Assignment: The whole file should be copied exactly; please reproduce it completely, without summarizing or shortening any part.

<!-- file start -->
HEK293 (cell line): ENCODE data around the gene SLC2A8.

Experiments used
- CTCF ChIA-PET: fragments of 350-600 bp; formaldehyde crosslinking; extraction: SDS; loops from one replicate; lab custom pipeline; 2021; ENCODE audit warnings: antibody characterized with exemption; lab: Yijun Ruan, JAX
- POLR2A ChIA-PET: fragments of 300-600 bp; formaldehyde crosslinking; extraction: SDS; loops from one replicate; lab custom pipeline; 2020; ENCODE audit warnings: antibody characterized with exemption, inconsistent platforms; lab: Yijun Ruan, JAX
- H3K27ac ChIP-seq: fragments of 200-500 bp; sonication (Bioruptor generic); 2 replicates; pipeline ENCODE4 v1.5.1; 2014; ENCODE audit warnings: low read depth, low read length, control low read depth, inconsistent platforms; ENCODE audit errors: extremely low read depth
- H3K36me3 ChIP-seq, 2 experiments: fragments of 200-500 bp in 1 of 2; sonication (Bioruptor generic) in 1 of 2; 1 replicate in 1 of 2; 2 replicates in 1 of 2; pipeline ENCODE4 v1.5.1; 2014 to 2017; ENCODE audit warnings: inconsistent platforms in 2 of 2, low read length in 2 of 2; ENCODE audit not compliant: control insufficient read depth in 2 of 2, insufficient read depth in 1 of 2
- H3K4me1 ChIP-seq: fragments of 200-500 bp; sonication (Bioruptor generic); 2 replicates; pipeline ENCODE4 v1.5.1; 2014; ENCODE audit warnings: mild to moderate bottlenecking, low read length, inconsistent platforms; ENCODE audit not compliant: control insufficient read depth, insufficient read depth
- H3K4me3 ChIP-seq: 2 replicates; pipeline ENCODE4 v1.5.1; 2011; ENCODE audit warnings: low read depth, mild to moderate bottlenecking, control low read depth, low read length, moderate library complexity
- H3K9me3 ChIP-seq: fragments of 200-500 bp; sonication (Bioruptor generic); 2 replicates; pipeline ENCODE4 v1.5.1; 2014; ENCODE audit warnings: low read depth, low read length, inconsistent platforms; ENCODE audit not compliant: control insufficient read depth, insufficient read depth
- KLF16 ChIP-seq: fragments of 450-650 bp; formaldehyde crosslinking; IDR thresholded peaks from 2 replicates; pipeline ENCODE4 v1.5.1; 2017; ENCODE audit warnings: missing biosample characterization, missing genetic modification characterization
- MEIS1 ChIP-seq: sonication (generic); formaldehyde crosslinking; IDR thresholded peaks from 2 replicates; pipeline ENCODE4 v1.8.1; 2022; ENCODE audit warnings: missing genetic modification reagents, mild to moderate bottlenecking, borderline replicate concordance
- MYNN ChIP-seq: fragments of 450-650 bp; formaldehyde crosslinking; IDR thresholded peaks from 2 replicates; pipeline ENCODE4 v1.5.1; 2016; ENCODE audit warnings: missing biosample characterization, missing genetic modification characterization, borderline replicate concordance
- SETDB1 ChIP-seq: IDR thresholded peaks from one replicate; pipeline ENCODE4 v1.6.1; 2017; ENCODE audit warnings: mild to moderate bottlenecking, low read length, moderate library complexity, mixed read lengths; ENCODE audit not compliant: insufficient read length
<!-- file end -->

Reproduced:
HEK293 (cell line): ENCODE data around the gene SLC2A8.

Experiments used
- CTCF ChIA-PET: fragments of 350-600 bp; formaldehyde crosslinking; extraction: SDS; loops from one replicate; lab custom pipeline; 2021; ENCODE audit warnings: antibody characterized with exemption; lab: Yijun Ruan, JAX
- POLR2A ChIA-PET: fragments of 300-600 bp; formaldehyde crosslinking; extraction: SDS; loops from one replicate; lab custom pipeline; 2020; ENCODE audit warnings: antibody characterized with exemption, inconsistent platforms; lab: Yijun Ruan, JAX
- H3K27ac ChIP-seq: fragments of 200-500 bp; sonication (Bioruptor generic); 2 replicates; pipeline ENCODE4 v1.5.1; 2014; ENCODE audit warnings: low read depth, low read length, control low read depth, inconsistent platforms; ENCODE audit errors: extremely low read depth
- H3K36me3 ChIP-seq, 2 experiments: fragments of 200-500 bp in 1 of 2; sonication (Bioruptor generic) in 1 of 2; 1 replicate in 1 of 2; 2 replicates in 1 of 2; pipeline ENCODE4 v1.5.1; 2014 to 2017; ENCODE audit warnings: inconsistent platforms in 2 of 2, low read length in 2 of 2; ENCODE audit not compliant: control insufficient read depth in 2 of 2, insufficient read depth in 1 of 2
- H3K4me1 ChIP-seq: fragments of 200-500 bp; sonication (Bioruptor generic); 2 replicates; pipeline ENCODE4 v1.5.1; 2014; ENCODE audit warnings: mild to moderate bottlenecking, low read length, inconsistent platforms; ENCODE audit not compliant: control insufficient read depth, insufficient read depth
- H3K4me3 ChIP-seq: 2 replicates; pipeline ENCODE4 v1.5.1; 2011; ENCODE audit warnings: low read depth, mild to moderate bottlenecking, control low read depth, low read length, moderate library complexity
- H3K9me3 ChIP-seq: fragments of 200-500 bp; sonication (Bioruptor generic); 2 replicates; pipeline ENCODE4 v1.5.1; 2014; ENCODE audit warnings: low read depth, low read length, inconsistent platforms; ENCODE audit not compliant: control insufficient read depth, insufficient read depth
- KLF16 ChIP-seq: fragments of 450-650 bp; formaldehyde crosslinking; IDR thresholded peaks from 2 replicates; pipeline ENCODE4 v1.5.1; 2017; ENCODE audit warnings: missing biosample characterization, missing genetic modification characterization
- MEIS1 ChIP-seq: sonication (generic); formaldehyde crosslinking; IDR thresholded peaks from 2 replicates; pipeline ENCODE4 v1.8.1; 2022; ENCODE audit warnings: missing genetic modification reagents, mild to moderate bottlenecking, borderline replicate concordance
- MYNN ChIP-seq: fragments of 450-650 bp; formaldehyde crosslinking; IDR thresholded peaks from 2 replicates; pipeline ENCODE4 v1.5.1; 2016; ENCODE audit warnings: missing biosample characterization, missing genetic modification characterization, borderline replicate concordance
- SETDB1 ChIP-seq: IDR thresholded peaks from one replicate; pipeline ENCODE4 v1.6.1; 2017; ENCODE audit warnings: mild to moderate bottlenecking, low read length, moderate library complexity, mixed read lengths; ENCODE audit not compliant: insufficient read length